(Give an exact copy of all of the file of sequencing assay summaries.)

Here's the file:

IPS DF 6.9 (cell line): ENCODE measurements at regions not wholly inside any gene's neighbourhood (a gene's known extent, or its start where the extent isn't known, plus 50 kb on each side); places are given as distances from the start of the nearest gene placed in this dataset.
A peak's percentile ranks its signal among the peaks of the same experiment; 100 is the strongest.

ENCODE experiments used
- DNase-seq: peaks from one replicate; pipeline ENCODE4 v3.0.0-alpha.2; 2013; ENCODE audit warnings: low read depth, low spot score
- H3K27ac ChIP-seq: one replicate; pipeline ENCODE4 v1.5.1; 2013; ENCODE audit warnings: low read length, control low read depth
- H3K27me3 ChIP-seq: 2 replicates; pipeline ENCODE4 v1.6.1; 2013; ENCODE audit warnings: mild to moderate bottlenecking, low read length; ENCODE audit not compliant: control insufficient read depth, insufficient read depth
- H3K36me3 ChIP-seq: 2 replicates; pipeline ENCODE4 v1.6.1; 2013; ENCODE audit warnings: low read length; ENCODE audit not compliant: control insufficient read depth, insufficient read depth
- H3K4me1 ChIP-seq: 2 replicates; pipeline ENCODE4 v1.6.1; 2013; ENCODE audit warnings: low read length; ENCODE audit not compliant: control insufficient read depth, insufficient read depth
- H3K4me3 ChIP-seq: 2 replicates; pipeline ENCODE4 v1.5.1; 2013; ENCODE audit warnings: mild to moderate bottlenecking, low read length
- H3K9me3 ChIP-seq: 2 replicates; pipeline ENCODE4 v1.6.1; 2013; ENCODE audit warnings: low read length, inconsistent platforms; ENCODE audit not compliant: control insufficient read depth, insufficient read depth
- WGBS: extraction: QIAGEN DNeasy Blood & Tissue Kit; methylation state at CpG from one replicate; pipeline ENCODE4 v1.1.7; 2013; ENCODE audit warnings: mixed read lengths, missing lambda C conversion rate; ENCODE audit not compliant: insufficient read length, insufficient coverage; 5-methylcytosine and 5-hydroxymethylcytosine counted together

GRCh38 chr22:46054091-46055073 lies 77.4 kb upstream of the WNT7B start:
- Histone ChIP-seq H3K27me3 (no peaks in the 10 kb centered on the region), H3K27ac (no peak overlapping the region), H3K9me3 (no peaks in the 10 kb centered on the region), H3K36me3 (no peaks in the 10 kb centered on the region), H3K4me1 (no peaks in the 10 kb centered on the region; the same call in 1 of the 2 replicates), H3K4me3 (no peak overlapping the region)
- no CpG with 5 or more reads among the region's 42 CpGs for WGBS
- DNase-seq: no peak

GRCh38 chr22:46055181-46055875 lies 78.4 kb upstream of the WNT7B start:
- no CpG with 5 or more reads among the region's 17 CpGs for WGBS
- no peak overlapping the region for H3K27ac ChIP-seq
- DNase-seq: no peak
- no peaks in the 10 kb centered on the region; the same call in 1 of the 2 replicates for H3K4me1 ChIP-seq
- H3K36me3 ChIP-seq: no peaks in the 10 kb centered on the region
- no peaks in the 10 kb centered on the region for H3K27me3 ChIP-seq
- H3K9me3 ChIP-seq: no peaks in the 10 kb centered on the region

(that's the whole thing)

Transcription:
IPS DF 6.9 (cell line): ENCODE measurements at regions not wholly inside any gene's neighbourhood (a gene's known extent, or its start where the extent isn't known, plus 50 kb on each side); places are given as distances from the start of the nearest gene placed in this dataset.
A peak's percentile ranks its signal among the peaks of the same experiment; 100 is the strongest.

ENCODE experiments used
- DNase-seq: peaks from one replicate; pipeline ENCODE4 v3.0.0-alpha.2; 2013; ENCODE audit warnings: low read depth, low spot score
- H3K27ac ChIP-seq: one replicate; pipeline ENCODE4 v1.5.1; 2013; ENCODE audit warnings: low read length, control low read depth
- H3K27me3 ChIP-seq: 2 replicates; pipeline ENCODE4 v1.6.1; 2013; ENCODE audit warnings: mild to moderate bottlenecking, low read length; ENCODE audit not compliant: control insufficient read depth, insufficient read depth
- H3K36me3 ChIP-seq: 2 replicates; pipeline ENCODE4 v1.6.1; 2013; ENCODE audit warnings: low read length; ENCODE audit not compliant: control insufficient read depth, insufficient read depth
- H3K4me1 ChIP-seq: 2 replicates; pipeline ENCODE4 v1.6.1; 2013; ENCODE audit warnings: low read length; ENCODE audit not compliant: control insufficient read depth, insufficient read depth
- H3K4me3 ChIP-seq: 2 replicates; pipeline ENCODE4 v1.5.1; 2013; ENCODE audit warnings: mild to moderate bottlenecking, low read length
- H3K9me3 ChIP-seq: 2 replicates; pipeline ENCODE4 v1.6.1; 2013; ENCODE audit warnings: low read length, inconsistent platforms; ENCODE audit not compliant: control insufficient read depth, insufficient read depth
- WGBS: extraction: QIAGEN DNeasy Blood & Tissue Kit; methylation state at CpG from one replicate; pipeline ENCODE4 v1.1.7; 2013; ENCODE audit warnings: mixed read lengths, missing lambda C conversion rate; ENCODE audit not compliant: insufficient read length, insufficient coverage; 5-methylcytosine and 5-hydroxymethylcytosine counted together

GRCh38 chr22:46054091-46055073 lies 77.4 kb upstream of the WNT7B start:
- Histone ChIP-seq H3K27me3 (no peaks in the 10 kb centered on the region), H3K27ac (no peak overlapping the region), H3K9me3 (no peaks in the 10 kb centered on the region), H3K36me3 (no peaks in the 10 kb centered on the region), H3K4me1 (no peaks in the 10 kb centered on the region; the same call in 1 of the 2 replicates), H3K4me3 (no peak overlapping the region)
- no CpG with 5 or more reads among the region's 42 CpGs for WGBS
- DNase-seq: no peak

GRCh38 chr22:46055181-46055875 lies 78.4 kb upstream of the WNT7B start:
- no CpG with 5 or more reads among the region's 17 CpGs for WGBS
- no peak overlapping the region for H3K27ac ChIP-seq
- DNase-seq: no peak
- no peaks in the 10 kb centered on the region; the same call in 1 of the 2 replicates for H3K4me1 ChIP-seq
- H3K36me3 ChIP-seq: no peaks in the 10 kb centered on the region
- no peaks in the 10 kb centered on the region for H3K27me3 ChIP-seq
- H3K9me3 ChIP-seq: no peaks in the 10 kb centered on the region